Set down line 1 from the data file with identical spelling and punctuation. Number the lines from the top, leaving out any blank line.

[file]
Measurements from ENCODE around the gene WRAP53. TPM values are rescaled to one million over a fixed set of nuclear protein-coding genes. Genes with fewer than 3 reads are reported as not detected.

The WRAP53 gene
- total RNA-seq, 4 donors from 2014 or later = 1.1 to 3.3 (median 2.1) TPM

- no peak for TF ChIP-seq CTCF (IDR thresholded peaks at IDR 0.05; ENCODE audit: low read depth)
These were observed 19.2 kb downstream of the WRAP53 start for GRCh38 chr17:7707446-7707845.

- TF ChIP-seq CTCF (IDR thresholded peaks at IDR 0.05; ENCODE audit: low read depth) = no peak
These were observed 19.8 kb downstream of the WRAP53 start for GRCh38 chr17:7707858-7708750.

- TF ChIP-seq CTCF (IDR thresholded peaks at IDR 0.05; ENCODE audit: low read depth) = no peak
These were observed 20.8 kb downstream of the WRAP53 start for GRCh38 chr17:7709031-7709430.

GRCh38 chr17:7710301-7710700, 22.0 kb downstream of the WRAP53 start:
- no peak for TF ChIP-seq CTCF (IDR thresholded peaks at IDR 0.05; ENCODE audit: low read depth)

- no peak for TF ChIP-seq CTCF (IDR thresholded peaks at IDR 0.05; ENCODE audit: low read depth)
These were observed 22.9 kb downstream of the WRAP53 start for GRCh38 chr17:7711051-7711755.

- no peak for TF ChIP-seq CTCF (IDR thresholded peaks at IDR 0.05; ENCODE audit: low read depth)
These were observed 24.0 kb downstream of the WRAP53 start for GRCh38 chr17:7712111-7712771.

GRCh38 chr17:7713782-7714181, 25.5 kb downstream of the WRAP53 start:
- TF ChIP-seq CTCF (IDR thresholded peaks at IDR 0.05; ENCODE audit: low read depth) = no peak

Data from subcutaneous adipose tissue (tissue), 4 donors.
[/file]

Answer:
Measurements from ENCODE around the gene WRAP53. TPM values are rescaled to one million over a fixed set of nuclear protein-coding genes. Genes with fewer than 3 reads are reported as not detected.